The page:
Sub-Saharan Africa is home to some of the fastest growing city economies in the world. With improving economies, rising populations, rapid rates of urbanisation and burgeoning middle classes, some African cities are expected to grow between 70 – 100% in the next 15 years. This growth creates the need for quality commercial and residential real estate and attracts the interest of investor groups, developers and operators.
The African Real Estate Summit hosted an investor-led conference where international investors reviewed a showcase of existing assets, new commercial real estate and planned city developments whilst comparing projected capital returns and rental yields. This was supported by a deal making exhibition hub with a 3D showcase of the Sub-Saharan African cities of tomorrow by Town Planners, City Officials & Developers from across the continent.
It gives me great pleasure to extend a warm welcome to our many local, regional and international guests participating at the first African Real Estate and Infrastructure Summit.
Like many other cities in the world, Cape Town continues to experience rapid urbanisation as more and more people move to Cape Town in search of opportunities. These opportunities require a fresh, innovative approach. We can no longer do the same things and expect different results. To deal with the legacy of apartheid spatial planning and redress the injustices of the past, we need to reimagine Cape Town in order to create a city that works more efficiently and effectively, for all our residents.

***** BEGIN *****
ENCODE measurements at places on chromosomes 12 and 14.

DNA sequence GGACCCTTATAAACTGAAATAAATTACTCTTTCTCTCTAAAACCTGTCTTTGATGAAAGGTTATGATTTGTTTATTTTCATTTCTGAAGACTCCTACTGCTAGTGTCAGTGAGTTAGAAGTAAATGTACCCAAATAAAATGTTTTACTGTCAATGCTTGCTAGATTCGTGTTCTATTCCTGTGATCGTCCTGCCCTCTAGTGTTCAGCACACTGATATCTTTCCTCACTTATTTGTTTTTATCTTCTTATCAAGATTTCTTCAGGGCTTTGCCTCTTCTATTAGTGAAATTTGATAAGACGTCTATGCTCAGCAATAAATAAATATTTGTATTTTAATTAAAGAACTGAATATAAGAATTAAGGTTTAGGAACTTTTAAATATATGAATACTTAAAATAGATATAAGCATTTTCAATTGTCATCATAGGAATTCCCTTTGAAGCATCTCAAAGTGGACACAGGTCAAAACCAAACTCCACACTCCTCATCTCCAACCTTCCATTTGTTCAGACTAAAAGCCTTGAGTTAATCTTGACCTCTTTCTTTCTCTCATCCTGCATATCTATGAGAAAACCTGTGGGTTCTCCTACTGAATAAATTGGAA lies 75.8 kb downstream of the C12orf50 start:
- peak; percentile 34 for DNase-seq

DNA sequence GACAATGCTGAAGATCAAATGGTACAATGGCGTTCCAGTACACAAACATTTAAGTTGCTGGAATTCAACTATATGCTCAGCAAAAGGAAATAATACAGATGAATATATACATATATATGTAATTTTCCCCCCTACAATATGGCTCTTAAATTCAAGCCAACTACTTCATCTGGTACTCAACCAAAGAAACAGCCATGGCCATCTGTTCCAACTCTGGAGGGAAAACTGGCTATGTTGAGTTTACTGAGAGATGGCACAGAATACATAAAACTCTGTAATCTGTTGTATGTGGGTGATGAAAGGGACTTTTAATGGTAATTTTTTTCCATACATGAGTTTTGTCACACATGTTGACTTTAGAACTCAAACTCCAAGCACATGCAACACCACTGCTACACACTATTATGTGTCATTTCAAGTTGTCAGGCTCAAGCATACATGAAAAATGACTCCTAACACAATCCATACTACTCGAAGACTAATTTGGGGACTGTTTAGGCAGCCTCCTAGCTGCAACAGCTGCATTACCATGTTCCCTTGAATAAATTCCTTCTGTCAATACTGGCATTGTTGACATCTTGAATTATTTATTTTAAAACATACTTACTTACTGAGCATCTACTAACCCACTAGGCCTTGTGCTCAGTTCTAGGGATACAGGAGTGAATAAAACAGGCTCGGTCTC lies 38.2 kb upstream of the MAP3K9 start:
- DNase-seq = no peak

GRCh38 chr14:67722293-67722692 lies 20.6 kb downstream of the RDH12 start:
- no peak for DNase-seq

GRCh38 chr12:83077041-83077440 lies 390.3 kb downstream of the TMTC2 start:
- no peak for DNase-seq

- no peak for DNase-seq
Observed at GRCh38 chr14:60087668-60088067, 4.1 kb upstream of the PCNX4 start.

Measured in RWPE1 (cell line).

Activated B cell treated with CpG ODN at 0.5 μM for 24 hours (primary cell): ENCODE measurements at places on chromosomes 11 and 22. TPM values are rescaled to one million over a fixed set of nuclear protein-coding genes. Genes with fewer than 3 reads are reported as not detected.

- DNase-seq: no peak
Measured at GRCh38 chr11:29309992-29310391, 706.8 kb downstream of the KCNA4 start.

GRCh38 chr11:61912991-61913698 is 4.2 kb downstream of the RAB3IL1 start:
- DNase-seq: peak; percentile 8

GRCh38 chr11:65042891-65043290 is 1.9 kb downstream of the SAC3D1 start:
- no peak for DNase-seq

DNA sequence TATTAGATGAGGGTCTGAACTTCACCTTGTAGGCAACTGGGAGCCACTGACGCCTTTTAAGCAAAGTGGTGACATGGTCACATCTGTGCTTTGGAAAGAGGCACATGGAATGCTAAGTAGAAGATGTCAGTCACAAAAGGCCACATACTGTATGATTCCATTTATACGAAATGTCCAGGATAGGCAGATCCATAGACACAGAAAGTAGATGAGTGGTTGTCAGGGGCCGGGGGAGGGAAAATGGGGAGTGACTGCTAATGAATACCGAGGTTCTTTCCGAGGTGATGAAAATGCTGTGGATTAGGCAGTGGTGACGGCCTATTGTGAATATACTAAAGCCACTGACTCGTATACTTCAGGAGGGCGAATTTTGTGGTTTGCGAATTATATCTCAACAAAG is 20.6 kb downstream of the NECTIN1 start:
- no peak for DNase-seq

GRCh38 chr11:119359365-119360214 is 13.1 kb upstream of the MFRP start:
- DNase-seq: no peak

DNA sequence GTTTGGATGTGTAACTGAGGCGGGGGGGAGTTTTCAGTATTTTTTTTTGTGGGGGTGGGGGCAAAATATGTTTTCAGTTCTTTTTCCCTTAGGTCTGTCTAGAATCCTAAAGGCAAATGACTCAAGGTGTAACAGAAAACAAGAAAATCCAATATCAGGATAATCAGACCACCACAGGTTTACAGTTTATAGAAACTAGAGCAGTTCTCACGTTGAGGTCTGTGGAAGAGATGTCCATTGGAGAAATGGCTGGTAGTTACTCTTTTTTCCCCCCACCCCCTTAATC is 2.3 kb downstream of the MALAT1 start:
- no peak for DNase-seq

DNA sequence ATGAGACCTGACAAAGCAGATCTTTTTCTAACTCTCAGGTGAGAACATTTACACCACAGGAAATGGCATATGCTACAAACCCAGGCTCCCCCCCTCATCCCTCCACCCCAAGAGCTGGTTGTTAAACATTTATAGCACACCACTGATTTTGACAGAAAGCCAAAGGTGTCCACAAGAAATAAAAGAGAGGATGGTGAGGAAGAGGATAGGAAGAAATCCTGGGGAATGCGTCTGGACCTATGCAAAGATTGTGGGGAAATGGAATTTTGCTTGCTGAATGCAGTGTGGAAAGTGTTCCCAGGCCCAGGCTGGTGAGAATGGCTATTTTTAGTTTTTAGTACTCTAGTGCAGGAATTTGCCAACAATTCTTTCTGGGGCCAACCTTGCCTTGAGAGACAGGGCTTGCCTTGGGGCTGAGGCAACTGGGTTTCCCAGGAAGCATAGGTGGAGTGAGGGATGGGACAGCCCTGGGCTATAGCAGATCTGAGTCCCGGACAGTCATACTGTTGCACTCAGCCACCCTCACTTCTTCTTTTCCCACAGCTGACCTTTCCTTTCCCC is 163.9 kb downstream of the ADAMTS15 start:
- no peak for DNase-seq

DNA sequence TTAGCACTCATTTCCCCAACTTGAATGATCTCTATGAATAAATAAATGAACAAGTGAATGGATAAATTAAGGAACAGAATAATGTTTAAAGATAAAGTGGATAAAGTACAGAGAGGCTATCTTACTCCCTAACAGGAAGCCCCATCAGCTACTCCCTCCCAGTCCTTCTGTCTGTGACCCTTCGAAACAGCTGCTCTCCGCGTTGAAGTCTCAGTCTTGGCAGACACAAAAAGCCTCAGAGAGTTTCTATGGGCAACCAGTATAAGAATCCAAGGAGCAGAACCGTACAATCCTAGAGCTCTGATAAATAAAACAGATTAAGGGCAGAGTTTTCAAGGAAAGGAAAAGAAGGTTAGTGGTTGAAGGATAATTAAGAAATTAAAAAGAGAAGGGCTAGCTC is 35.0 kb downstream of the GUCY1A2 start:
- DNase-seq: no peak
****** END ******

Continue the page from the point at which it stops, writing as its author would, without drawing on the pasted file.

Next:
Rapid Urbanisation is a challenge faced by many African cities, and the African Real Estate & Infrastructure Summit, in partnership with WESGRO and United Cities and Local Governments Association of Africa, addresses some of the issues and discusses how African cities can develop to become sustainable, resilient and inclusive centres of economic growth.
I hope the partnerships developed over the next 2 days are a catalyst to stimulate economic and social development. I trust you will have an exciting and prosperous summit and we look forward to seeing you next year in Cape Town.
Cape Town’s built environment is characterised by low densities, long distances between residential areas and workplaces, and historical disparities with the majority of low-income residents living far from work opportunities and spending a significant percentage of their income on transport.

The City of Cape Town’s Transit Orientated Development Strategic Framework – adopted by Council earlier this year – is a bold commitment to correcting the city’s spatial form over the next few decades.